When/Where: Friday, 9:00-1:00pm in Ballroom E1.
Presenters: Bobbie Eisenstock, California State University, Northridge. Presider: Ethan Delavan
Objectives: How can media literacy help counteract the cyberbullying epidemic encircling the globe? Media literacy is a missing link that can empower anti-bullying efforts to break the cyberbully cycle. Participants learn about cyber victimization and bullycides, and apply media literacy strategies to problem-solve case studies to prevent cyberbullying before it starts.
Audience: PK-12 Schooling, Higher Education, Educational Administration & Policy, Media Industry, Health Professions, Non-Profit Sector, Faith-based Organizations, Law Enforcement
Cyberbullying has become a global epidemic – anyone who uses interactive and digital technologies may become the target of a bully. Countries around the world – from the United Kingdom, Scandinavia, Europe, Asia, Australia, and North America – have launched anti-bullying programs to reduce and prevent cyberbullying. The recent high-profile bullycide cases have elicited an urgent call to action to schools, mental health professionals, law enforcement, and youth advocates to increase their anti-bullying efforts. Last summer in the United States, the government organized the first Federal Bullying Prevention Summit to promote a safer online environment. The ongoing dialogue tends to overlook media literacy as a recommendation in counteracting electronic harassment and aggression. Considering the effectiveness of media literacy education in violence prevention, media literacy is a missing link that can be a building block in helping to protect potential victims and prevent cyberbullying before it starts.
The purpose of this pre-conference workshop is to demonstrate how media literacy strategies can help empower youth against online harassment and victimization. Components of this workshop were developed as presentations for educators, health practitioners, law enforcement, parents and youth to advance Internet safety and digital citizenship. (The presentations include numerous teacher in-service trainings, parent education and youth workshops, a keynote address to The Los Angeles Pediatric Society about children and adolescent online health indicators, and a panel presentation at the SMILE Conference (Social Media and Internet and Law Enforcement) about counteracting cyberbullying.) This workshop brings together these elements in a streamlined presentation intended for teachers, administrators, health professionals, law enforcement, civic leaders, and parents.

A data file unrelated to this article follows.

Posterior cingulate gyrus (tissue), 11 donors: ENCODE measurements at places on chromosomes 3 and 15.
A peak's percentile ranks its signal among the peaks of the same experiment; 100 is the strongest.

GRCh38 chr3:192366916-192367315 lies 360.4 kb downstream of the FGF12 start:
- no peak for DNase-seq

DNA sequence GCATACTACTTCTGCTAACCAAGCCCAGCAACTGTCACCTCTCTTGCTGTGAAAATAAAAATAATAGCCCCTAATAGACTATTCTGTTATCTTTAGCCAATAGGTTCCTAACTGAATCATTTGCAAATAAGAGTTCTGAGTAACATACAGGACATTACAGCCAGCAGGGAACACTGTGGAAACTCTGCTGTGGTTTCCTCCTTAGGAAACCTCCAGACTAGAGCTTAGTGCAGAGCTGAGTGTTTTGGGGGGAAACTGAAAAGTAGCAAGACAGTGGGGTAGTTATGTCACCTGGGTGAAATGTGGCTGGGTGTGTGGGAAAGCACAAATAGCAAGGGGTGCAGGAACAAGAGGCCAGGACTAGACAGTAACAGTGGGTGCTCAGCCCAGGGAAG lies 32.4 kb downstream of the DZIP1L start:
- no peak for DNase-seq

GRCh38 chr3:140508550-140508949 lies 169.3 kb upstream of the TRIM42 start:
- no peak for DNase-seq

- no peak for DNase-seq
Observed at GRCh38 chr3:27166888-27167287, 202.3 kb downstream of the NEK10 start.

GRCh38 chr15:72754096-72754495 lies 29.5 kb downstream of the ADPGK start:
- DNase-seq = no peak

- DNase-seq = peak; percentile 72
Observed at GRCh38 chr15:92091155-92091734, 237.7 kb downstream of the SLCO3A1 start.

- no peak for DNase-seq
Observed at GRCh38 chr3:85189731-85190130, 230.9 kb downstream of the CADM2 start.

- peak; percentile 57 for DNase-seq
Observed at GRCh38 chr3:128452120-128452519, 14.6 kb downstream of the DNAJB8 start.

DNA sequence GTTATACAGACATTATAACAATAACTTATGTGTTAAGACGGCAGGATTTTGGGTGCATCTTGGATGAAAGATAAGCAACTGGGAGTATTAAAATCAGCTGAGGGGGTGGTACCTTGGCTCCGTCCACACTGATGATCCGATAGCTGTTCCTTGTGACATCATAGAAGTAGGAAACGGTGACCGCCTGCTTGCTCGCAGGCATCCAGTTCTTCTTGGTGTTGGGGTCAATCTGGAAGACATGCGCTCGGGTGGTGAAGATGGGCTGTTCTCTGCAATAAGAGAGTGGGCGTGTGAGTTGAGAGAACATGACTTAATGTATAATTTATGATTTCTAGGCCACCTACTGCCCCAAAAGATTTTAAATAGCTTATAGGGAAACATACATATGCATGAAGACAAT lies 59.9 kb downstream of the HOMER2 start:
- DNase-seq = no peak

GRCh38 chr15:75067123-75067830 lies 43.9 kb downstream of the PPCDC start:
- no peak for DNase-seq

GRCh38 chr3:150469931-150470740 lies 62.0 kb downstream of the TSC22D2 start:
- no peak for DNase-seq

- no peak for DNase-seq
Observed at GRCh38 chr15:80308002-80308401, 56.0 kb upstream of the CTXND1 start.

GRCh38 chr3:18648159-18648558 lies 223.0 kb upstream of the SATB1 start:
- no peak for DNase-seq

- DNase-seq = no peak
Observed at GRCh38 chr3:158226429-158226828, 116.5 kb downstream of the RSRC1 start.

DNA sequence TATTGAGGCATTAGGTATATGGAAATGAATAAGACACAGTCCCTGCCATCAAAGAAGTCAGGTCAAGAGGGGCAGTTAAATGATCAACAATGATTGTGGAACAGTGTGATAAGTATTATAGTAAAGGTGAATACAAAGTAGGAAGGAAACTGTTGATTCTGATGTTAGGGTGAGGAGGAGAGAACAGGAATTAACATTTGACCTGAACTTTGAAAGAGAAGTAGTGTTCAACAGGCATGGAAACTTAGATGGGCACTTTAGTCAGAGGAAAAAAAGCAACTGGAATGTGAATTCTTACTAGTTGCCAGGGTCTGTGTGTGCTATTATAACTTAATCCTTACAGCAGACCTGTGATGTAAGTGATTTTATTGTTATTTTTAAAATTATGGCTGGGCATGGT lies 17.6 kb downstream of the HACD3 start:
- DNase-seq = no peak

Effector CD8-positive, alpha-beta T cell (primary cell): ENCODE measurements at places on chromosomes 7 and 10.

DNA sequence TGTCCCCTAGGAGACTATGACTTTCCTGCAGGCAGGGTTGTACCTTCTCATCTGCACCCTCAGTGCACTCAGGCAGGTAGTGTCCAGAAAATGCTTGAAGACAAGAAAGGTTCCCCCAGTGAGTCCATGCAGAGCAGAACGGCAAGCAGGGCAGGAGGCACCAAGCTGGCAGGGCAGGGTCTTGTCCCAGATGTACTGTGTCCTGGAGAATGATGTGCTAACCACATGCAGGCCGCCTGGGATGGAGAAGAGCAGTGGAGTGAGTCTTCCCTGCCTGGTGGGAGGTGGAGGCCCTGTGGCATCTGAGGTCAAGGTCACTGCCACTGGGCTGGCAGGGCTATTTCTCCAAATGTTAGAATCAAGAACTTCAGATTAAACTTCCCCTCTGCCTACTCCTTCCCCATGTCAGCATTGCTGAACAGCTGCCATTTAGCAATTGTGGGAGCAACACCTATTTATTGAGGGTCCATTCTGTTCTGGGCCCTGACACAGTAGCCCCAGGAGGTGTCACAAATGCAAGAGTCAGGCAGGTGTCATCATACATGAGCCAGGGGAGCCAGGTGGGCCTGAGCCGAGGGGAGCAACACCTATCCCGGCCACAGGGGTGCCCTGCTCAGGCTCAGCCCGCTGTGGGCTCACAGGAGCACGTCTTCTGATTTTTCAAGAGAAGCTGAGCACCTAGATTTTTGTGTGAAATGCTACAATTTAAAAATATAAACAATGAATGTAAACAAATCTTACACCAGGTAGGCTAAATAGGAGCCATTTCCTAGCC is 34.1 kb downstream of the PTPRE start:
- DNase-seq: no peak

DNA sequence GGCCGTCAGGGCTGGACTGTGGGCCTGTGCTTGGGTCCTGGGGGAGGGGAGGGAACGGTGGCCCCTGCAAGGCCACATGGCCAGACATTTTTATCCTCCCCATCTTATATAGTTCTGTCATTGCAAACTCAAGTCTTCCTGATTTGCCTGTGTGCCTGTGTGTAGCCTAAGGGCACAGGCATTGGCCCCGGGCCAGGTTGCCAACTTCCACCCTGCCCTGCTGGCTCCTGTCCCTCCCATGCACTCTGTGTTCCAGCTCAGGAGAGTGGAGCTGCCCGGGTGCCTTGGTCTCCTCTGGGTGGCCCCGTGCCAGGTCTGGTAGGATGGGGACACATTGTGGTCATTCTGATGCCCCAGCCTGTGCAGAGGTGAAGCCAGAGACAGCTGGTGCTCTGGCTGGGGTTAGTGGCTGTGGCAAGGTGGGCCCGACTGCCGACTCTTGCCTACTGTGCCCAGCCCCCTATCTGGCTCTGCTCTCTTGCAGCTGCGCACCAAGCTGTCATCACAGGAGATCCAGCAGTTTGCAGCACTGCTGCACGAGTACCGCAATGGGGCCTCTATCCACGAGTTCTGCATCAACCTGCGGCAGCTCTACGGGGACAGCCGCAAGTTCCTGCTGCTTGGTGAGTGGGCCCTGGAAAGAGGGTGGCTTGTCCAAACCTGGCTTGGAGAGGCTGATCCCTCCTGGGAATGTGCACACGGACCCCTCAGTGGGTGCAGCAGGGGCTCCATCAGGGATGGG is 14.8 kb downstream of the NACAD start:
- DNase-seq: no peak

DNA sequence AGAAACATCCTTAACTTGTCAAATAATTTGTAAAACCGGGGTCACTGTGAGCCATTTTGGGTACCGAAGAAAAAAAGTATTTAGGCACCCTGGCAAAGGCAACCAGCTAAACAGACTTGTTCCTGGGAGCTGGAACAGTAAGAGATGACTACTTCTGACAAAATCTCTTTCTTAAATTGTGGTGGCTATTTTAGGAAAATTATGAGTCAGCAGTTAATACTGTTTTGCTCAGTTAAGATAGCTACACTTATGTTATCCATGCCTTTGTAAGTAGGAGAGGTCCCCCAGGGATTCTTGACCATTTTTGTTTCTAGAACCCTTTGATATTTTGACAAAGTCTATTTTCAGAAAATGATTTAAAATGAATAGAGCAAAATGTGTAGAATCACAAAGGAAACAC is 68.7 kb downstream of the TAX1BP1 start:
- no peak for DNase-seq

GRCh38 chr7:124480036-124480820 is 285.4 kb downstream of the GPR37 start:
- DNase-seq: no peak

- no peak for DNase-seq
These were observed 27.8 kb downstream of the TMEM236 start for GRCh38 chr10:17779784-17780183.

This workshop is an interactive powerpoint-based presentation featuring narrative storytelling to illustrate specific media literacy skills that can help recognize and prevent cyberbullying via digital technology hot spots, such as text, IM, e-mail, chat, blog, social network, twitter, interactive games, video and photo file sharing. Workshop participants will learn about the nature of cyberbullying and its effects on bullies, victims and bully-victims, share personal experiences related to cyberbullying, apply media literacy strategies to real-life cyberbullying situations, and brainstorm ways to promote media literacy in anti-bullying school policies and curricula, parent education, and legislation.
The workshop is divided into three parts. The first third features an interactive powerpoint presentation with narrative storytelling to provide an overview of the pervasiveness and nature of cyberbullying and its effects. The second segment is a break-out session in which participants share their personal experiences dealing with cyberbullying and actively engage in collaborative problem-solving that applies media literacy strategies to real-life cyberbullying situations. The workshop culminates with a brainstorming session to explore ways to implement media literacy core principles into anti-bullying programs in their communities.
- Bobbie Eisenstock, California State University, Northridge: Bobbie Eisenstock, Ph.D. is a national expert on the social-psychological effects of interactive media on children, teens and families. She facilitates media literacy-based parent workshops, teacher in-services, and professional trainings for health practitioners and law enforcement to help manage kids’ digital footprints, counteract cyberbullying, and preempt technology addiction. Her recent publications include Cyber Harm for Teen Line, a youth crisis hotline at Cedars-Sinai Medical-Center. Dr. Eisenstock teaches at California State University, Northridge where she is a Faculty Fellow at The Institute for Community Health and Wellbeing and directs The Body Media Image (BMI) Project about media literacy, body image and eating disorders.